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Check your rubric.  The content of your paper is likely worth 50% of your grade.  Pay particular attention to your body content.

Paragraph length seems to cause students a lot of stress.  Many of you come to college used to a standard five paragraph essay.  Now it is time to break that habit.  You are writing at a higher level now.

You are not required to have three main topics.  You need as many as it takes to support your thesis.  Within each of those main topics you will need several supporting arguments (subtopics).  Each of those should be its own paragraph.  Again, there is no set number of points you need to make.  Let the research guide your presentation.

Paragraphs should be short.  One sentence to introduce a topic and two or three sentences to provide the evidence and example.  That is all. 

Consider this analogy as you assemble your paper:  When you speak you pause between thoughts to let the listener know you are transitioning.  That gives the listener an opportunity to absorb the information presented and prepare for different information.  It works the same way with paragraphs.  When you break each bit into its own paragraph, the reader understands your points in bites and knows when it is time to move on. 

Look at this group of paragraphs as an example.  There are five paragraphs on the topic of paragraphs.  The first lays out the problem and why you need a solution.  The second identifies a solution, while the third provides an example to help with understanding, the fourth gives a basic rule, and this fifth paragraph ties it all together to conclude the topic.  To help with understanding the big picture, this group of paragraphs is one of the main topics of this paper and contains several subtopics.  This group/topic is about 250 words, or 1/4 of a typical research paper requirement. 

Another common mistake of students is over use of quotes.  Many try to present their paper using a lot of quotes from secondary sources instead of actually writing it themselves.  You should be reading enough secondary sources on your subject to be able to tell a complete story in your own words.  Quoting from secondary sources, even paraphrasing, is lazy and cheating.

Quotes should be from primary sources who have something impactful to say about your subject.  If your paper is on the Seven Voyages of Zheng He, a quote from Zheng about the African giraffe would be relevant.  A quote from Zheng He about being raised Islamic in China would not.  It is off topic.  Quotes should be used to prove the points in your paper.  They should come from people who actually were involved in the events.  They give your paper depth and make the reader understand your points in a way that is memorable.

Your quotes will need citations that go back to the original book, speech, letter, etc. is not a real source.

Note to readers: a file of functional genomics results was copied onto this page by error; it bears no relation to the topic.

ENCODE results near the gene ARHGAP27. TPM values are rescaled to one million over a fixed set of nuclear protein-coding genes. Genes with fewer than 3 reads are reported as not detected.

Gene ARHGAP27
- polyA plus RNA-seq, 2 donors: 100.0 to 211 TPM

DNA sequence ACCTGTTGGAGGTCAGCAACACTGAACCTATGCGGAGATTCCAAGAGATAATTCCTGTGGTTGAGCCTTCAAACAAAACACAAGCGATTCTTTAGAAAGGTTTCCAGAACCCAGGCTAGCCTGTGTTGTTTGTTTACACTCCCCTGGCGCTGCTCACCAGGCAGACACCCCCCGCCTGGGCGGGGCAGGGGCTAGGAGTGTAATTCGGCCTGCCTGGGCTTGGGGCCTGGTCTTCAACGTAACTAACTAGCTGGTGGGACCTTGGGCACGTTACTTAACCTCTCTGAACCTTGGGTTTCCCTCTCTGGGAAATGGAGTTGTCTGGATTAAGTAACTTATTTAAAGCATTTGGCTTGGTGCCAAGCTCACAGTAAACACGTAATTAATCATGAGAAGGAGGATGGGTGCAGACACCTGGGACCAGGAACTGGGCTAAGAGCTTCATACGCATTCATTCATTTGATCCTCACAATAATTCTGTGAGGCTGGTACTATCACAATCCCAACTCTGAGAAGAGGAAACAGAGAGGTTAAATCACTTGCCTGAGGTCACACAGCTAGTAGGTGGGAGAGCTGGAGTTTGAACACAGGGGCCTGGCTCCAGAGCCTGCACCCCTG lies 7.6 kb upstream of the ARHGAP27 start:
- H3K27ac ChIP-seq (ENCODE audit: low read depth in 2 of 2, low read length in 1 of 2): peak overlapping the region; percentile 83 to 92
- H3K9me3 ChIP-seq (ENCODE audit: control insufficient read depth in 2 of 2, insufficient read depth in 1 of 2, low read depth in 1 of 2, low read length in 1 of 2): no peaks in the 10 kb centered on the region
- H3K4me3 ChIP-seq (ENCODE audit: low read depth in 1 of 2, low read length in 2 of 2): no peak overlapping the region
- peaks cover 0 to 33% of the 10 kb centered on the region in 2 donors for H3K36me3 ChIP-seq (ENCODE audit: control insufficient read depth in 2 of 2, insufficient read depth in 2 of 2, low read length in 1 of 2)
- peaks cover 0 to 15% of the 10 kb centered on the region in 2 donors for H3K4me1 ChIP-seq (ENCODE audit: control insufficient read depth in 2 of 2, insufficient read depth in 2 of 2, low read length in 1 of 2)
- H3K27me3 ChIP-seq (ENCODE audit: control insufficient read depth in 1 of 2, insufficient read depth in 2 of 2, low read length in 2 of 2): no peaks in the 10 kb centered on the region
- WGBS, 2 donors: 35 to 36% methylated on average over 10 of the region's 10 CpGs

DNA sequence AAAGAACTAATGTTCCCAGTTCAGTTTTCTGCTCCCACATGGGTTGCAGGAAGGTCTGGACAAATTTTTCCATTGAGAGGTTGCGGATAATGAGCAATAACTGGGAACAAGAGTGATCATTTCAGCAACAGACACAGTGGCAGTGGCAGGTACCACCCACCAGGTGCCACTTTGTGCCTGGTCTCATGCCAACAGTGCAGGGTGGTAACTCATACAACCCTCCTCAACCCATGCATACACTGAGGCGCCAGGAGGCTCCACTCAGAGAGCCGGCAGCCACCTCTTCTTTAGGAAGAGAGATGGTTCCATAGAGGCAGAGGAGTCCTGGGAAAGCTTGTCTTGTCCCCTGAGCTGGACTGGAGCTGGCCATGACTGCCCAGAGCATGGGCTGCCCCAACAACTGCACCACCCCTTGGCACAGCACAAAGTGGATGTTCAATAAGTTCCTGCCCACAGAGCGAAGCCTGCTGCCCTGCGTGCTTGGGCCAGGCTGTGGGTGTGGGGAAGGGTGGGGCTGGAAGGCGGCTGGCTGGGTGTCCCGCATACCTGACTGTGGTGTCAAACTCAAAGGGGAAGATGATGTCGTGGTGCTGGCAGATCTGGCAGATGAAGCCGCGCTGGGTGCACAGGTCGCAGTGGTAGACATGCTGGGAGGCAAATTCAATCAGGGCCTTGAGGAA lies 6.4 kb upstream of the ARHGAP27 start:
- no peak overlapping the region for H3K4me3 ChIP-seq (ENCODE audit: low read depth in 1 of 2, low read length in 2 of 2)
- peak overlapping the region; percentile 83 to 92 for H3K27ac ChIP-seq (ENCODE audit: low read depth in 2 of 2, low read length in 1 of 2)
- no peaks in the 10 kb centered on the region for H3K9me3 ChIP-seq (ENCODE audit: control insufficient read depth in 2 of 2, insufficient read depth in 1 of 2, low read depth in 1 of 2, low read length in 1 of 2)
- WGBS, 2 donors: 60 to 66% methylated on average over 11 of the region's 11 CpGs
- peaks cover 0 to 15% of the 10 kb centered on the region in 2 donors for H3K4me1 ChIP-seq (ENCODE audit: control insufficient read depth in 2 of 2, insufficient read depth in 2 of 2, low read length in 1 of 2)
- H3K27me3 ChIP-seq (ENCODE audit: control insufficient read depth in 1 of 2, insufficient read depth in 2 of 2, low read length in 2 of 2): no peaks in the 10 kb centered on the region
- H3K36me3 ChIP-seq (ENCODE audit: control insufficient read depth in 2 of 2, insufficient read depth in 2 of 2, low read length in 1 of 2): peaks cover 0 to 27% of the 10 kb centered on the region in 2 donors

One final note about quotes:  Quote marks do not go around ordinary words.  They go around actual quotes.  Words are just words.

Spelling and grammar often have their own section in the rubric but they are an important component of the body.  Good spelling and grammar create readability.  If the reader has to stop every sentence to figure out what you meant because you wrote it poorly, you will fail in the content.  There are several things you need to do to make sure the paper is readable.

First, deal with the red and blue lines.  We all know that not everything Word finds is wrong.  Lots of you have foreign names or words in your papers that you can’t do anything about.  You do have to check each and every one for accuracy.  In a paper about Constantine VII Flavius Porphyrogenitus’ impact on Byzantine foreign policy, you need to make sure you spell it the same every time.

If you don’t understand why the blue line is there, you can click on the grammar checker and it will explain it to you.  Once you learn that particular grammar rule, you will never get it wrong again.  It also helps you determine when Word is wrong about the blue lines.  Don’t blindly change something just because Word tells you to.  Never change a quote.

In addition to the spelling and grammar checker in Word, it is a good idea to use Grammarly.  They have a free version that finds a lot more problems than Word and it does a better job of explaining why it is a mistake.

In spite of all the checks there is still a lot of stuff that gets missed.  It is really easy to type and instead of an.  No spell checker is going to find that as a mistake.  The best solution for finding mistakes like that is to read your paper out loud.  When something is hard to read or we stumble over the wording, it is a good indicator there is something you need to fix.

Tense is past, present, future.  Make sure you are keeping things accurate.  Hannibal is not attacking Rome.  He attacked.  Almost all your writing will need to be in the past tense.

Number is making sure your subject and verb match.  They are not they is.  Riots were, not riots was.  Be sure you are modifying the right thing.  When you put a clause between the subject and verb it may seem like you need to assign number to the noun in the clause, but it has to agree with the main subject. 

Water in the fuel lines causes an engine to stall.

Agreeing with water, not lines.

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